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    Ground view of the National Gallery's glass pyramids looking towards the East Building

    Research Reports

    Gloria de Liberali
    Center 43

    Gloria de Liberali

    The Bentivoglio Triumphs: A Visual Poem in Renaissance Bologna

    Lorenzo Costa, The Triumph of Fame; The Triumph of Death, 1490, tempera on canvas, Bentivoglio Chapel, Bologna. Photos: Scala / Art Resource, NY

    In 1490 the Italian artist Lorenzo Costa created two paintings for the Bentivoglio Chapel, a private space in the church of San Giacomo Maggiore in Bologna under the patronage of Giovanni II Bentivoglio, then de facto lord of Bologna. In these images, allegorical personifications and historical figures can be seen alongside portraits of past and present members of the Bentivoglio house parading around two triumphal chariots inspired by Petrarch’s poem titled Triumphi (the Triumphs), while the backgrounds host scenes from Dante’s imaginary journey through Hell and Purgatory in The Divine Comedy, and the skies are filled with ancient narratives and celestial visions. By conflating imagery drawn from Trecento poetry, classical mythology, ancient history, and Christian philosophy, Costa’s Bentivoglio Triumphs disrupt our expectations about Renaissance church decorations and force us to reconsider the place of poetry and history within Christian theology and art at the dawn of the Renaissance.

    Most recently, I have focused on the relationship between the Bentivoglio Triumphs and Petrarch’s Triumphi and completed an article that reexamines Costa’s diptych through the lens of the religious syncretism that characterized 15th-century Italian culture. While most of the artistic illustrations of Petrarch’s poem created in the Quattrocento were endowed with political and military overtones, I argue that Costa’s diptych represents the first instance where a Christian-allegorical interpretation of the Triumphi informed an artistic depiction of that Petrarchan subject instead. That interpretation was first introduced in literature by Bernardo di Pietro Lapini, a humanist doctor whose Comento ai Triumphi (Commentary to the Triumphs) was published in its editio princeps in Bologna in 1475. Lapini understood the Petrarchan poem in a Christian perspective as a universal metaphor for the progress of the human soul, from youth to the eternal afterlife. My study shows that some of Costa’s unique artistic choices, such as the extrapolation of Fame and Death from the Petrarchan series, the inclusion of a figure representing a Bentivoglio soul ascending toward a divine assembly, and the symmetry and complementarity built into the two scenes, stem from Lapini’s allegorization of the poem while also serving the funerary purpose of the chapel that the paintings adorn.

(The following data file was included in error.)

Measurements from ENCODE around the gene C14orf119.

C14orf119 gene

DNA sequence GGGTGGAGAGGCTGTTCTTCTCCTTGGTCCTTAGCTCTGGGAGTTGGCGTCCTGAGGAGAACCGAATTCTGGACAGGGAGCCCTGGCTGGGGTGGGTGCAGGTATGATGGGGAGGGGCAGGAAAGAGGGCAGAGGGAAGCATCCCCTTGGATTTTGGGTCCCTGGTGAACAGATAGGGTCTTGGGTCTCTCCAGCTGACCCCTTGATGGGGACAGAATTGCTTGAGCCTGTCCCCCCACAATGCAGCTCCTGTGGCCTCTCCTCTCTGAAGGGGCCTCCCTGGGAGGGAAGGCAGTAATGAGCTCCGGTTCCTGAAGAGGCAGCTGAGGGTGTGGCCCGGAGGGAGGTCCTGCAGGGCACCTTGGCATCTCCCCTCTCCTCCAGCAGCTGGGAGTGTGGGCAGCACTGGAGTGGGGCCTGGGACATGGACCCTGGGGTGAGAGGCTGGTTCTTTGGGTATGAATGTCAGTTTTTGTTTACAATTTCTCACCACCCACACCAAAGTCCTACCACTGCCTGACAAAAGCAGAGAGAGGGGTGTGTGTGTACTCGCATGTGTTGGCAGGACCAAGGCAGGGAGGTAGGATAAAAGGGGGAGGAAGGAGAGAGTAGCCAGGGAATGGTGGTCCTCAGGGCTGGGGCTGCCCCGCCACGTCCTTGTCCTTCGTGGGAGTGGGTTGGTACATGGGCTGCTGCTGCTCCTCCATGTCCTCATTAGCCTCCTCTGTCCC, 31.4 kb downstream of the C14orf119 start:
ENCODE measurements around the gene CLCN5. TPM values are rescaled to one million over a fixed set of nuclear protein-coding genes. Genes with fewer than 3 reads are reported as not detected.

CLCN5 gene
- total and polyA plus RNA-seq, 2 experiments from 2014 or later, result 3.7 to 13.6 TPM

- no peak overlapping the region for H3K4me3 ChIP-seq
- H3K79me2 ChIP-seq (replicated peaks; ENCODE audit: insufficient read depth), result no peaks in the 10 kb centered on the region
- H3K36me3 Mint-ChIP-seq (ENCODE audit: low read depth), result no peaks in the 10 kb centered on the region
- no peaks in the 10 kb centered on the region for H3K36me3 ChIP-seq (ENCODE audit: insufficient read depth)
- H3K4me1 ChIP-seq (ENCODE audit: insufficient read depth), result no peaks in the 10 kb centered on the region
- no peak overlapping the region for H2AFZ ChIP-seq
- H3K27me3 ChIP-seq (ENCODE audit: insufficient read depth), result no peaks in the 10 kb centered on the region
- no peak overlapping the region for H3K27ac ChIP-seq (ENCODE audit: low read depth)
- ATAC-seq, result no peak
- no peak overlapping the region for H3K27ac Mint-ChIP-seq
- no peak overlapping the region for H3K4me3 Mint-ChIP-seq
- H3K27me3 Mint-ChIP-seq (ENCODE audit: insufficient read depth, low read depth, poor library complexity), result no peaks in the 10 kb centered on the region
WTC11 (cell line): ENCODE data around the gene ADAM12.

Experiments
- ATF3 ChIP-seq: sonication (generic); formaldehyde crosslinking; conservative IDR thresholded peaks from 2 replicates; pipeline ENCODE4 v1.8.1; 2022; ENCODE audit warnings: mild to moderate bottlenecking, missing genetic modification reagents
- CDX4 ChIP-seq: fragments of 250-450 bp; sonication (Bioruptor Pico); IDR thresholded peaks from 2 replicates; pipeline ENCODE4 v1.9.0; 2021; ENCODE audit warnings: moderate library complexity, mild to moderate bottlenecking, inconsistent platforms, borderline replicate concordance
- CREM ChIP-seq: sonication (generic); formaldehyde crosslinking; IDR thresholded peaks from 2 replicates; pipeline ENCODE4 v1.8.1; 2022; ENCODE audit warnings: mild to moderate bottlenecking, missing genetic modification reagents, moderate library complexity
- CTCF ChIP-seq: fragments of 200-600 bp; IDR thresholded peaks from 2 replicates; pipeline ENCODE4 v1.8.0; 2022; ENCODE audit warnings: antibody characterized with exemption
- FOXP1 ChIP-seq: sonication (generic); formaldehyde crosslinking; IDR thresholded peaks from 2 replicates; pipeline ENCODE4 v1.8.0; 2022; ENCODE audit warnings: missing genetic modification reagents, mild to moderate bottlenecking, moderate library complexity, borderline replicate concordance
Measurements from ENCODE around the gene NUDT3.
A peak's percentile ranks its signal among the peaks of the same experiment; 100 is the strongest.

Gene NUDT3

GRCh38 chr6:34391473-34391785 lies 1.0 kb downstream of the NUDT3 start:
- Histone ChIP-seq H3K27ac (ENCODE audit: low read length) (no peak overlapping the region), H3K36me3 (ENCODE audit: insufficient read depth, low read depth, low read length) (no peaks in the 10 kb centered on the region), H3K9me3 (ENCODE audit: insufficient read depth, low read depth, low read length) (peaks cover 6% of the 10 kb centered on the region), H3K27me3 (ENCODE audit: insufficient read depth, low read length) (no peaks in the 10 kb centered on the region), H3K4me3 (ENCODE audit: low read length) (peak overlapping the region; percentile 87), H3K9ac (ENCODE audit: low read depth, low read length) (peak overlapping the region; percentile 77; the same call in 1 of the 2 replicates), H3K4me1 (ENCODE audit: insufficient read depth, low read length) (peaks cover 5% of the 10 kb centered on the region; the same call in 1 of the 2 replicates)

This year, I have also begun new research on three objects in the National Gallery’s collection that feature the likeness of Ginevra Sforza Bentivoglio, wife of Giovanni II, who is at the center of my next project.